Other research by Alves and his colleagues includes the development of functionalised nanomaterials for drug release, ecomaterials, glasses for nonlinear optics and photonics, and nanocomposites. The group are starting a collaborative program called NanoBioss/SisNano to evaluate the toxicological issues and enviromental safety aspects of nanomaterials.
Energy nanotechnology at LIEC
Scientists at the Federal University of São Carlos (UFScar), also in the state of São Paulo, have also enjoyed a welcome boost in research funding. "Research without investment is not possible," says Edson Leite, a professor of chemistry at the Laboratory for Electrochemistry and Ceramics (LIEC). "Since we have a good lab we have good students – this is really important as without good students nothing happens."
Leite's research focuses on the application of nanomaterials in energy storage applications, such as developing photoanodes for water splitting, which allows solar energy to be stored. Leite and his colleagues developed an approach for depositing nanocrystalline hematite for photoanodes that produce photocurrents as high as 2.7 mA cm-2 under a standard solar light simulator. Key to the success of their approach is the use of magnetic fields during deposition of colloidal magehemite, which induces a magnetorheological fluid behaviour. Incorporating a tin precursor further improved the performance.
Another aspect of their research is finding new ways to produce two-dimensional (2D) MoS2. "This is a really interesting material – kind of like graphene – and it can be used in lots of applications," says Leite. "It's a magic material!" He adds that most people produce 2D MoS2 by vapour plasma deposition. "This is fine but if you can use a chemical approach it's cheaper and you can scale it up more easily for industry."
However, it's not easy to synthesize of MoS2 in a 2D configuration - rather than 3D or as nanotubes - using chemical methods alone. "We tried using a graphene substrate to keep the shape," says Leite. “Graphene absorbs microwaves so we synthesized in microwaves and put a layer of MoS2 over graphene." The researchers have now demonstrated electrocatalysis with this material, they have also shown the potential of the material as supercapacitors for energy storage.
Research at Leite’s lab draws on a number of disciplines. Leite himself began as an engineer and the other researchers in the lab are experts in electrochemistry as well as other disciplines.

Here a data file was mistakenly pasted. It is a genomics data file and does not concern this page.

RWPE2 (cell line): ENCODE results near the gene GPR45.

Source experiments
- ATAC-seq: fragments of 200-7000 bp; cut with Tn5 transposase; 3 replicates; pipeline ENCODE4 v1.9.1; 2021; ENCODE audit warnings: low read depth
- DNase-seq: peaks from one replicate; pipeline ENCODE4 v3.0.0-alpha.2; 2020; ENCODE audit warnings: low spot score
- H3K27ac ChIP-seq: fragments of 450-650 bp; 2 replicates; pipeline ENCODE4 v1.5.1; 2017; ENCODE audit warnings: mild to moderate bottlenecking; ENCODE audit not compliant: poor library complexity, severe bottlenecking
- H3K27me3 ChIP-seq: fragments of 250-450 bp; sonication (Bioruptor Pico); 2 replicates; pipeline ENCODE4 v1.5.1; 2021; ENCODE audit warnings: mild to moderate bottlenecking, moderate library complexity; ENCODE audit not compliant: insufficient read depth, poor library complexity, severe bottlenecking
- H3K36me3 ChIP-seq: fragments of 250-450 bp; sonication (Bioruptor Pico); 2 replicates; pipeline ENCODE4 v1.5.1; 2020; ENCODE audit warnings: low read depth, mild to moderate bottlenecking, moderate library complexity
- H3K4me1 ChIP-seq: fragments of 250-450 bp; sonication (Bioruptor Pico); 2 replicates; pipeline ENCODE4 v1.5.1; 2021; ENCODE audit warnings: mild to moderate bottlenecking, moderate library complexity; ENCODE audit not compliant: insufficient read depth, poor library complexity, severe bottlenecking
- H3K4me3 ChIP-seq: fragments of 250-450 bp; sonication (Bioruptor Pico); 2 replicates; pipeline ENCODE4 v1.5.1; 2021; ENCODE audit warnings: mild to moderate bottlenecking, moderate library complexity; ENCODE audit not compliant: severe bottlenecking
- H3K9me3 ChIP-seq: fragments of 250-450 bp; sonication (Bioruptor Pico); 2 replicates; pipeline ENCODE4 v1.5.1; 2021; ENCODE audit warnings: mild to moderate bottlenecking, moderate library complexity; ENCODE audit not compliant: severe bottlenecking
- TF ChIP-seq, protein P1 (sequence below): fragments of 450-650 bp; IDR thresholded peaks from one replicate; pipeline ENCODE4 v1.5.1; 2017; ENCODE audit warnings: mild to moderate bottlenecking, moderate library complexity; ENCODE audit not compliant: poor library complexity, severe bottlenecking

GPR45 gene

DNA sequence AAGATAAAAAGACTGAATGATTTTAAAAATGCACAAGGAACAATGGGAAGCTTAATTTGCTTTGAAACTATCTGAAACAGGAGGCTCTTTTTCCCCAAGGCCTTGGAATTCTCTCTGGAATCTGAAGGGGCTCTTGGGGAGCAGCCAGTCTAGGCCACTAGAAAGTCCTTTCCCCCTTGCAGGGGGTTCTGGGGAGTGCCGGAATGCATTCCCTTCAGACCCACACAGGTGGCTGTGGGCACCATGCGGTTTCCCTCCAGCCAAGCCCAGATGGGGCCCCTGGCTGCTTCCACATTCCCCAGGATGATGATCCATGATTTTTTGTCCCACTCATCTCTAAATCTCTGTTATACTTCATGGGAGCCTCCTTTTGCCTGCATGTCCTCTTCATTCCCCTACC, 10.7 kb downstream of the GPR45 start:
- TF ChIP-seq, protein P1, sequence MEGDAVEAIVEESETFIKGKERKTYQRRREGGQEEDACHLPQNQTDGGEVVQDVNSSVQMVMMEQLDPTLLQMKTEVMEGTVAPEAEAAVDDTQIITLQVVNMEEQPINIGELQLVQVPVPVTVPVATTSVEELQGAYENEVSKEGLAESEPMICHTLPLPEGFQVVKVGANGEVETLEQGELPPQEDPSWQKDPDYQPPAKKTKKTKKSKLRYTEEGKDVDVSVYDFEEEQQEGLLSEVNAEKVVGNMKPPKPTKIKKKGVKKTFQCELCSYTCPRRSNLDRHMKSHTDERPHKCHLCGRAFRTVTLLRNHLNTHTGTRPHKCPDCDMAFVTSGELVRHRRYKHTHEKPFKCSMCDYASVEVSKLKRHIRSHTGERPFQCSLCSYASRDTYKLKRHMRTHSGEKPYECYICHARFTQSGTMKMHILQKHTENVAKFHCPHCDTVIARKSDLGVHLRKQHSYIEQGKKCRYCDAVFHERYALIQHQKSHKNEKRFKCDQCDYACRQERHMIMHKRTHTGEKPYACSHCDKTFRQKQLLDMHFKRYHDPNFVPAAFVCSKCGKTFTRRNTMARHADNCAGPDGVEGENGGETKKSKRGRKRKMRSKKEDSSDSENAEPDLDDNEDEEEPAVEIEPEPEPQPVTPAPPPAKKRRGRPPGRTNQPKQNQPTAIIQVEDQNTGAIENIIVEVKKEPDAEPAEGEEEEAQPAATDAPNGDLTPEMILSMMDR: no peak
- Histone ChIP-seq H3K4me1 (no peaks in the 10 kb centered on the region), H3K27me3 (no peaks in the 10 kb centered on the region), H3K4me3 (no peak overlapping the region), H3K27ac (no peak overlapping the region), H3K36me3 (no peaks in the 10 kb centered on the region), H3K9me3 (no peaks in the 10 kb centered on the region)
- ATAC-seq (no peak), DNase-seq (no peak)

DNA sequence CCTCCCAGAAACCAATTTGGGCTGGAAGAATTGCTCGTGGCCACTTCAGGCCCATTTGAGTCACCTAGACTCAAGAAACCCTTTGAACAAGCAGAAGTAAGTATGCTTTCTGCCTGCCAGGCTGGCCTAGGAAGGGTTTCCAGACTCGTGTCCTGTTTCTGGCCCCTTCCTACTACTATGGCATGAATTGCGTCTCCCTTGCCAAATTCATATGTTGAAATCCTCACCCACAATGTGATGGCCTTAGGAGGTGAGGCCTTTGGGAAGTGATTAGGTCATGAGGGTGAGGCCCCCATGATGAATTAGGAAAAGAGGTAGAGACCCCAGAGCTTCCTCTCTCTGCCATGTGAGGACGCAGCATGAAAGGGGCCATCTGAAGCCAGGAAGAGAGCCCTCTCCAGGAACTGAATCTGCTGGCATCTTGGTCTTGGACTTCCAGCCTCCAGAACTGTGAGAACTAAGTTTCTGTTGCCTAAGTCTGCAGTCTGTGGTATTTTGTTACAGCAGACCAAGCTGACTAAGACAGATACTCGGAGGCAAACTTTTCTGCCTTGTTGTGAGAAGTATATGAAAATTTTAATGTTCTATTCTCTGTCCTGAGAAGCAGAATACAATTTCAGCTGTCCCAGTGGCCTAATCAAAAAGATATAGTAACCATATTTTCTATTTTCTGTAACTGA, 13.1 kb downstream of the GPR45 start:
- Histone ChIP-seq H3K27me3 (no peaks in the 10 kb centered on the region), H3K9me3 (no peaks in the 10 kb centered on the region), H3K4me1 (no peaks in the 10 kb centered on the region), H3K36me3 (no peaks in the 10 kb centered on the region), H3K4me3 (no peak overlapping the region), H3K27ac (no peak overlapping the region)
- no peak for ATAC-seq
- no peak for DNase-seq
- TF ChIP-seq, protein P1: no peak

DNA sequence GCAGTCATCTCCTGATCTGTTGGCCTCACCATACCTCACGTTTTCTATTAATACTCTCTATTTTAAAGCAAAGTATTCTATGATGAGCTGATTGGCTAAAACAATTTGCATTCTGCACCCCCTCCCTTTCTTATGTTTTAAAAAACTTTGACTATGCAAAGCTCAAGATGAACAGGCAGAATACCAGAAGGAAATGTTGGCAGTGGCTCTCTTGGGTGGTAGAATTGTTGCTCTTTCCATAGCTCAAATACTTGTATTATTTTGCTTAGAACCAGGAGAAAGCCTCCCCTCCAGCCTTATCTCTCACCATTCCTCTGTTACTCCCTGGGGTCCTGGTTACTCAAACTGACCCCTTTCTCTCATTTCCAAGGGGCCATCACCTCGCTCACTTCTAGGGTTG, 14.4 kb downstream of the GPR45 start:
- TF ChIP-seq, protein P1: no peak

"I worked 3-4 years as an engineer in an industrial company but in industry in Brazil there is not much opportunity for basic research. So I moved to the UFScar in 1994 and spent a year at LeHigh University in the US as a visiting professor between 1998 and 1999," he explains. His return to Brazil coincided with new project funding for LIEC from São Paolo Research Foundation (FAPESP), amounting to $1 million per year for a period of ten years. "It was a really unbelievable opportunity to build up fantastic lab facilities," he adds.
The lab has had continued success with research funding, but increasingly there is an emphasis on securing more investment from industry. Researchers at LIEC now interact closely with the Braziian petroleum company Petrobras, which now contributes a similar level of research funds as FAPESP. This has allowed the scientists at LIEC to develop a number of useful nanoparticle technologies, including coatings for pipes that transport gas, metallic coatings for areas that are not easy to protect, and gas sensors.
The connection with industry provides the lab with more than just money. "Sometimes we need advice from someone in industry as to what is needed, what properties and materials and so on," explains Leite. "Otherwise it's just basic research - we need good vision of how we can apply it."
Students and startups
"What we need now is good students," continues Leite. "We are not a famous university so it is harder to attract good students from around the world." Second on the wish list is more state-of-the-art equipment, but Leite stresses that "the first priority is the students."
Leite also hopes to motivate early-career researchers to create their own start-up companies to build on their research. "We have a good relationship with Petrobras but we need industry to develop materials to take it further," he says. "It’s not easy."
LIEC aims to create an environment where students are encouraged to create their own start-up firms. According to Leite, projects with other companies help to emphasize the benefits of creating spin-off ventures from scientific research.
Increases in funding seems to have empowered a number of labs across Brazil, encouraging more world-class experimental research that is driving progress withing nanomaterials science. While challenges remain, there is a strong feeling that the country's evolving research requires continued investment - not just in the equipment, but also in the technological and research expertise to best exploit it.
About the author
Anna Demming is online editor for nanotechweb.org.